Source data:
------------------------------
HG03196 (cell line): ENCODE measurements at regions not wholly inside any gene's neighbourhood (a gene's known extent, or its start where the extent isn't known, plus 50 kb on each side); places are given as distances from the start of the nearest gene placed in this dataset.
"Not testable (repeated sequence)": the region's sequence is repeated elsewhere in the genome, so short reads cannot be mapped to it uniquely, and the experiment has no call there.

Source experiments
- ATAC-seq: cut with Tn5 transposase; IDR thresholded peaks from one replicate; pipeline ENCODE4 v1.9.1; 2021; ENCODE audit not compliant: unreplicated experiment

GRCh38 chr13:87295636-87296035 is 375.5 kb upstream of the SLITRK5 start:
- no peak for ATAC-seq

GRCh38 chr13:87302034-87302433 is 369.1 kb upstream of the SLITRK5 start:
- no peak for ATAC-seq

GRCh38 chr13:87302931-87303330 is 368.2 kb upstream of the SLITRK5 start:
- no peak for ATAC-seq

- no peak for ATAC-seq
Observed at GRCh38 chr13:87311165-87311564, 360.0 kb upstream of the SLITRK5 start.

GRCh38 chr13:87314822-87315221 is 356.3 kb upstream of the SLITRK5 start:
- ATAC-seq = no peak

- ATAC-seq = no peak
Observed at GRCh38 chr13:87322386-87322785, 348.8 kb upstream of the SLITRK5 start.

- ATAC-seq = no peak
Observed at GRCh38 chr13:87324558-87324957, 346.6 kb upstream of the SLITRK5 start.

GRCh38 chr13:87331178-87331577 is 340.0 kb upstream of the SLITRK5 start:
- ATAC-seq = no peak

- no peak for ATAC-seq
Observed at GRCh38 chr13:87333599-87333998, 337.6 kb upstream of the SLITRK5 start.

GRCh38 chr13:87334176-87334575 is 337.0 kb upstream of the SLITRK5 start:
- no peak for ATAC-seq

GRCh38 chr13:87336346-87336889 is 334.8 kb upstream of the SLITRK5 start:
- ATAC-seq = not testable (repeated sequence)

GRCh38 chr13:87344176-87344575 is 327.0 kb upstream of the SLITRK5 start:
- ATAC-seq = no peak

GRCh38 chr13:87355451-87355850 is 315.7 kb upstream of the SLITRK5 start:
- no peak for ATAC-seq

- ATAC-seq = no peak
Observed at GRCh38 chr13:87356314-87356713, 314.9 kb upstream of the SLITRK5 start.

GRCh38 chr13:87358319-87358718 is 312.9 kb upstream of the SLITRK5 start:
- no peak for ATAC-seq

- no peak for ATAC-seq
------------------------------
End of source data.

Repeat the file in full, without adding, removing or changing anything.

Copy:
HG03196 (cell line): ENCODE measurements at regions not wholly inside any gene's neighbourhood (a gene's known extent, or its start where the extent isn't known, plus 50 kb on each side); places are given as distances from the start of the nearest gene placed in this dataset.
"Not testable (repeated sequence)": the region's sequence is repeated elsewhere in the genome, so short reads cannot be mapped to it uniquely, and the experiment has no call there.

Source experiments
- ATAC-seq: cut with Tn5 transposase; IDR thresholded peaks from one replicate; pipeline ENCODE4 v1.9.1; 2021; ENCODE audit not compliant: unreplicated experiment

GRCh38 chr13:87295636-87296035 is 375.5 kb upstream of the SLITRK5 start:
- no peak for ATAC-seq

GRCh38 chr13:87302034-87302433 is 369.1 kb upstream of the SLITRK5 start:
- no peak for ATAC-seq

GRCh38 chr13:87302931-87303330 is 368.2 kb upstream of the SLITRK5 start:
- no peak for ATAC-seq

- no peak for ATAC-seq
Observed at GRCh38 chr13:87311165-87311564, 360.0 kb upstream of the SLITRK5 start.

GRCh38 chr13:87314822-87315221 is 356.3 kb upstream of the SLITRK5 start:
- ATAC-seq = no peak

- ATAC-seq = no peak
Observed at GRCh38 chr13:87322386-87322785, 348.8 kb upstream of the SLITRK5 start.

- ATAC-seq = no peak
Observed at GRCh38 chr13:87324558-87324957, 346.6 kb upstream of the SLITRK5 start.

GRCh38 chr13:87331178-87331577 is 340.0 kb upstream of the SLITRK5 start:
- ATAC-seq = no peak

- no peak for ATAC-seq
Observed at GRCh38 chr13:87333599-87333998, 337.6 kb upstream of the SLITRK5 start.

GRCh38 chr13:87334176-87334575 is 337.0 kb upstream of the SLITRK5 start:
- no peak for ATAC-seq

GRCh38 chr13:87336346-87336889 is 334.8 kb upstream of the SLITRK5 start:
- ATAC-seq = not testable (repeated sequence)

GRCh38 chr13:87344176-87344575 is 327.0 kb upstream of the SLITRK5 start:
- ATAC-seq = no peak

GRCh38 chr13:87355451-87355850 is 315.7 kb upstream of the SLITRK5 start:
- no peak for ATAC-seq

- ATAC-seq = no peak
Observed at GRCh38 chr13:87356314-87356713, 314.9 kb upstream of the SLITRK5 start.

GRCh38 chr13:87358319-87358718 is 312.9 kb upstream of the SLITRK5 start:
- no peak for ATAC-seq

- no peak for ATAC-seq